But Ellis earned a permanent place in sports lore thanks to a no-hitter he threw in June 1970. Pitching a no-no is always a big deal, but this one was made all the more impressive by the fact that Ellis was tripping balls on LSD throughout the entire game. 

    According to an Outside The Lines report, "The Pirates suspected Ellis was on something, but weren't entirely sure because the pitcher always acted a little nuts."

    You would think there would be a noticeable difference between acting "a little nuts" and tripping out on acid, but apparently Ellis straddled that not-so-fine line throughout his career. 

16. Mark Messier

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    The legendary Mark Messier is undoubtedly one of the greatest NHL players of all time, but his greatness is sometimes overshadowed by a certain former teammate that he played with in Edmonton for almost a decade. Although, there's no shame in having to take the backseat when Wayne "The Great One" Gretzky is in the driver's seat. 

    Gretzky may lay claim to countless unbreakable NHL records, but Messier didn't too bad for himself either. He did win six Stanley Cups after all—two more than Gretzky— and remains the only player in league history to serve as captain to two different championship teams. 

    One place he never came up short to Gretzky was in the personality department. In 1994 Messier, then with the Rangers, famously guaranteed a Game 6 victory over the Devils—and delivered on it thanks to a third-period hat trick that forced a Game 7.

    The Rangers went on to win their first Stanley Cup since 1940, earning Messier his saintly nickname, "The Messiah." 

15. Ray Lewis

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    When Ravens linebacker Ray Lewis announced his retirement prior to the start of the playoffs in January 2013, not even he could have imagined a more storybook ending to a 17-year career that in no way required a Super Bowl victory for validation. 

    The prospect of a Ravens championship started as implausible, shifted to improbable and ultimately became inevitable after their resounding victory in the AFC Championship. 

    Which actually seems to mimic the path of Lewis' own career. He started off on the wrong path an was arrested on suspension of murder, then made an unlikely shift to the straight and narrow to become one of the most respected leaders in sports in what many have called the ultimately story of redemption.

    Lewis has his share of detractors, many of whom have legit questions about his past, but there's no denying he's a once-in-a-lifetime athlete. Bookending his careers with a couple of world championships only adds to the passion people have for him and against him. 

14. Pete Rose

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    Throughout his playing career, Rose achieved pretty much everything possible. He won three World Series Championships, three NL batting titles, two Gold Glove Awards and was named an All-Star 17 times—just some of his accomplishments. The Sporting News ranked Rose the No. 25 greatest player of all time in 1998. 

    Yet he remains one of the most reviled figures in all of American sports. Rose received a permanent ban from baseball in 1989 when it was revealed he had a long history of betting on games—charges he denied for over a decade before coming clean (for profit) in his 2004 memoirs.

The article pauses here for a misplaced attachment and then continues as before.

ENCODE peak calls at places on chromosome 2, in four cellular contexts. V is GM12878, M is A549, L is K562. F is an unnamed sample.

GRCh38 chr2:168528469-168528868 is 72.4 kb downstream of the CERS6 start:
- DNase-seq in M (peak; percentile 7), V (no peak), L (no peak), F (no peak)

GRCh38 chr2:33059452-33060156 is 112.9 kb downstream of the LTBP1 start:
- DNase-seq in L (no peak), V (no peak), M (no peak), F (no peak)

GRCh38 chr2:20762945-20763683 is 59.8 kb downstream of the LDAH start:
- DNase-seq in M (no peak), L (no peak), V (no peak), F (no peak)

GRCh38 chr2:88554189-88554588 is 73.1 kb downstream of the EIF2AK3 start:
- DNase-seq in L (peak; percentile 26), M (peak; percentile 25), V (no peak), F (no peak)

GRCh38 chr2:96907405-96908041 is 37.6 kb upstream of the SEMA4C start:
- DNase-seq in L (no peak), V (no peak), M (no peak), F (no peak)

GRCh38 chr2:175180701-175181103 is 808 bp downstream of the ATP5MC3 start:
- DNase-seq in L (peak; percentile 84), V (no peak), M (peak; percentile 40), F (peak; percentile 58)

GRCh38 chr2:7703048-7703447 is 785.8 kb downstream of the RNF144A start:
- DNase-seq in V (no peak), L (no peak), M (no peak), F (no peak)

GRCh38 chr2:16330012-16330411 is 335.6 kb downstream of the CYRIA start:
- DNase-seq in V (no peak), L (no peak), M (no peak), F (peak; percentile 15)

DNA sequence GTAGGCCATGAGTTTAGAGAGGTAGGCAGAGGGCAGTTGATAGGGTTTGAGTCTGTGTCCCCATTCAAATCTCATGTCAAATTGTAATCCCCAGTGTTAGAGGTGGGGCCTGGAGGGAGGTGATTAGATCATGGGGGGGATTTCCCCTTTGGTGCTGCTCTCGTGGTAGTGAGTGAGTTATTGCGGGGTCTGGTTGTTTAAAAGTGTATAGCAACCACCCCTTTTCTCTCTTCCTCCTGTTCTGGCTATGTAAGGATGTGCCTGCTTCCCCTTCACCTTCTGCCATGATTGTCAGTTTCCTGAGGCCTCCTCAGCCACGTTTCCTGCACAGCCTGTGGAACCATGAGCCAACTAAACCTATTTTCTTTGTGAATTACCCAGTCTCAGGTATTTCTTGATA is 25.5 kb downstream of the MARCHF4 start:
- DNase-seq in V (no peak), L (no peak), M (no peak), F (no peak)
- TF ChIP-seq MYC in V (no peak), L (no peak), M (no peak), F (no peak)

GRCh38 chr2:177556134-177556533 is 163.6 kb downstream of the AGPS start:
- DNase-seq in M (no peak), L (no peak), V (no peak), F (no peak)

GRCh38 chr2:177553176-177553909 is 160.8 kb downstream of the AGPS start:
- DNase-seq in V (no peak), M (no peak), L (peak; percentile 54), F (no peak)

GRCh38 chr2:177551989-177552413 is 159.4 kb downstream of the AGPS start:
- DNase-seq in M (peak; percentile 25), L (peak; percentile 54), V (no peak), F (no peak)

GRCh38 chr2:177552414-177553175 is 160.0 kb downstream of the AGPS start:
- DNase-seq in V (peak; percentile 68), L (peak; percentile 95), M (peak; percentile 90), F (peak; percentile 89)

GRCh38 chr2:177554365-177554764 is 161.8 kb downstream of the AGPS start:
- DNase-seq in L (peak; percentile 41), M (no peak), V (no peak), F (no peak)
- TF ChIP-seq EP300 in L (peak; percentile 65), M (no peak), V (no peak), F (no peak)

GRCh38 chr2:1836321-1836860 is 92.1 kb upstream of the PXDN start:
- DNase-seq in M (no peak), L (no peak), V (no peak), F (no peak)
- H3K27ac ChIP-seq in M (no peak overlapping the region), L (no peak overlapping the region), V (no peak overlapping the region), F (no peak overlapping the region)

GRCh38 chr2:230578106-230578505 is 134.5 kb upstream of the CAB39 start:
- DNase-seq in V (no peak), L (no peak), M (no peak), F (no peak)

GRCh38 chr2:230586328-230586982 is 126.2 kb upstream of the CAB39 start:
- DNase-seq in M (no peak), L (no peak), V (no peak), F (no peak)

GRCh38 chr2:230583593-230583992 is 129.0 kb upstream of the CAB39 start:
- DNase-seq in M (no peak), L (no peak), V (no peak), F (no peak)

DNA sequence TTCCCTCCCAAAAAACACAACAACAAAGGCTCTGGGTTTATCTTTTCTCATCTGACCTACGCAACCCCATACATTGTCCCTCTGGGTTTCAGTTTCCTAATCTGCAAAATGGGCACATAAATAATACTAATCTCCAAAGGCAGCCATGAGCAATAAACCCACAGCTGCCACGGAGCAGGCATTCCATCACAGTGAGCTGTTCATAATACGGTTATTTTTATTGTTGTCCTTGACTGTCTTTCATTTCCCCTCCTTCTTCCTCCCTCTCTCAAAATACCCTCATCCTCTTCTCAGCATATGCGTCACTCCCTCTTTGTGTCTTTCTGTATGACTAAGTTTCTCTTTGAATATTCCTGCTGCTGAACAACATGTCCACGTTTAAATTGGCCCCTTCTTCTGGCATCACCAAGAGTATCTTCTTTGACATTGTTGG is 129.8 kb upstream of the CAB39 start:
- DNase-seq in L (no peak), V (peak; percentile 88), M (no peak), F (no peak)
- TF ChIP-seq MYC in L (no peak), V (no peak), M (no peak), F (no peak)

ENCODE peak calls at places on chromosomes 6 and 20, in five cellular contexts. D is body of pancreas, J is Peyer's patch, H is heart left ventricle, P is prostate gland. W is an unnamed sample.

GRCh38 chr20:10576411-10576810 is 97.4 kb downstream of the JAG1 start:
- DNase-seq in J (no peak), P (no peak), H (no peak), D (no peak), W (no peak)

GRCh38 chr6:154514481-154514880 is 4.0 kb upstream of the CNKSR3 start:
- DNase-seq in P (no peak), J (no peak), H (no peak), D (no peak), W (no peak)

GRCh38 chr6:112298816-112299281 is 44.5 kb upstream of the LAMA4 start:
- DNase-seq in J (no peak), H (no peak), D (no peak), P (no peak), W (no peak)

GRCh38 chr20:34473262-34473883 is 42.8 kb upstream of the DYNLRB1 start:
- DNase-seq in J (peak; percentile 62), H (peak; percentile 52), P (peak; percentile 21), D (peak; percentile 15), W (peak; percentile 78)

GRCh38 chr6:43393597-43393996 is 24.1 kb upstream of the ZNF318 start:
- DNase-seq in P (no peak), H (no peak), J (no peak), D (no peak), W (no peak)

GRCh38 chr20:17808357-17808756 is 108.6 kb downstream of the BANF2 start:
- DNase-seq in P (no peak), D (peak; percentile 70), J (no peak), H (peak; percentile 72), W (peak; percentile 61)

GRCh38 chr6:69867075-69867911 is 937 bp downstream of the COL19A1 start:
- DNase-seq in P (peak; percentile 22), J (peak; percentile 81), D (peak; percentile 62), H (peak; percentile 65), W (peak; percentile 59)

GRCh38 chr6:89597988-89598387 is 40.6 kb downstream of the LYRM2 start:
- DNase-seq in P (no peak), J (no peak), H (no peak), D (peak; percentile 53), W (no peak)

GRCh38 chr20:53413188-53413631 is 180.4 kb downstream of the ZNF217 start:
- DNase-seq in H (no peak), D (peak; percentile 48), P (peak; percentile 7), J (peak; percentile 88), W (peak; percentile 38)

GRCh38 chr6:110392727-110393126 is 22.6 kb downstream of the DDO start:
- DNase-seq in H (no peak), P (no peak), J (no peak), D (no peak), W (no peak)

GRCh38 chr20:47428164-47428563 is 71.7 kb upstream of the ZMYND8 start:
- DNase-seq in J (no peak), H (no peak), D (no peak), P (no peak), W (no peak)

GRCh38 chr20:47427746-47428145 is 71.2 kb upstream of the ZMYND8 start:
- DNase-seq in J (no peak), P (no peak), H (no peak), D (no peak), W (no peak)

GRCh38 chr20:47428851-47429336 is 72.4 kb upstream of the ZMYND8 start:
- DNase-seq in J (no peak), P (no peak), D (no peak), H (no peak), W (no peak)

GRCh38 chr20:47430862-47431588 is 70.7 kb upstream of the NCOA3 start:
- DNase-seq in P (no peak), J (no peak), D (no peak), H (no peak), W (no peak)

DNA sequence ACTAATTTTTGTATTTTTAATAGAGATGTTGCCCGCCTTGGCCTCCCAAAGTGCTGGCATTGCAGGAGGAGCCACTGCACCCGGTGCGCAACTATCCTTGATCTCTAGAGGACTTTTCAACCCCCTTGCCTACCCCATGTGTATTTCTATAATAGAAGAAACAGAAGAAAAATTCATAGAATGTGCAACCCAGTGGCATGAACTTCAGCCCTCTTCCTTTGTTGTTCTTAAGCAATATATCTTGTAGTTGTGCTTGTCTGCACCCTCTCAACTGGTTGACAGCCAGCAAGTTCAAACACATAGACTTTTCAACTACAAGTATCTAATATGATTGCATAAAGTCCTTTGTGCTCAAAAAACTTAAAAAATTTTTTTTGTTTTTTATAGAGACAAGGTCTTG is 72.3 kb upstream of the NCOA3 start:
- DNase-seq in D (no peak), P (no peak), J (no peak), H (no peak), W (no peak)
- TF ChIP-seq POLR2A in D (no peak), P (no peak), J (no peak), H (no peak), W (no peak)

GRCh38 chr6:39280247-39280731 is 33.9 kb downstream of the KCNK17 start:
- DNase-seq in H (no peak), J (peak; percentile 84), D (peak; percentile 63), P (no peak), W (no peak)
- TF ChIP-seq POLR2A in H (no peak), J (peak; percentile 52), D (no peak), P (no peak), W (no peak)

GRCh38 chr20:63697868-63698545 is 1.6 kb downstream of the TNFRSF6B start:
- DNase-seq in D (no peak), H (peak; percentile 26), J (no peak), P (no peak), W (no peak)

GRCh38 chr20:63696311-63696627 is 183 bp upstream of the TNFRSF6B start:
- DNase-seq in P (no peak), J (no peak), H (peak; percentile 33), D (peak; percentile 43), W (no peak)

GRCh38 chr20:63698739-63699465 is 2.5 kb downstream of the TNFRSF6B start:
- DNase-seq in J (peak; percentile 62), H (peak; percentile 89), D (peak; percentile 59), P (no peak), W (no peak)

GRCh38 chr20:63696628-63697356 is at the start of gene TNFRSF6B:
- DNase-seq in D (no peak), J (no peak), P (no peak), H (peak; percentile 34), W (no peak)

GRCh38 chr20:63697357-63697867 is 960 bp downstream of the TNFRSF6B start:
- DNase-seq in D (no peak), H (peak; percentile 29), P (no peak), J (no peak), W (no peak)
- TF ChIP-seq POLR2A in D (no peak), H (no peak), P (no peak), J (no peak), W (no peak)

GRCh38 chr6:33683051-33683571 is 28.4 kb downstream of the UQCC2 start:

Rose has also faced charges of tax evasion, publicly battled a gambling addiction and in 2009 he left his wife of over two decades for Kiana Kim, a Playboy model 30 years his junior, none of which has helped restore his public image. 

    Rose has yet to appear on a Hall of Fame ballot, although Commissioner Bud Selig is said to be considering lifting his lifetime suspension from baseball.  

13. Walt 'Clyde' Frazier

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    Hall of Fame point guard Walt "Clyde" Frazier was a force of nature so great that he was able to lead the Knicks to two NBA Championships in four seasons.

    A seven-time All-Star, Frazier is generally regarded as one of the game's all-time greats, and was named to the NBA's 50th Anniversary All-Time Team in 1996. But for all of his accomplishments on the court, Frazier's off-the-court swagger is truly unparalleled. 

    He earned the nickname "Clyde" early in his career because of his fondness for fedoras, the hat worn by actor Warren Beatty, who portrayed Clyde Barrow in the1967 film Bonnie and Clyde. And he was the first NBA player with his own signature line of shoes.  

    Frazier followed in the footsteps famed Jets quarterback Joe Namath, who landed in New York two years prior. The two shared a love of designer duds and fur coats and were both coveted corporate pitchmen. 

    Frazier's persona has served him well in his life after basketball. He worked successfully in broadcasting for years and in March 2012 he opened "Clyde Frazier's Wine and Dine," a basketball-themed restaurant in New York City. 

12. Babe Ruth

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    When it comes to the storied history of the Yankees, an "embarrassment of riches" is probably the best way to describe the level of talent donning the pinstripes over the last century. They've already retired over a dozen numbers—if they're not careful, they're going to run out eventually. 

    Which makes it all the more impressive that legendary slugger Babe Ruth still stands out among the Yankees' all-time greats more than 75 years since he played his last game in New York. Ruth was the first player to hit 60 home runs in one season and his 714 career homers stood until 1974, before being eclipsed by Hank Aaron.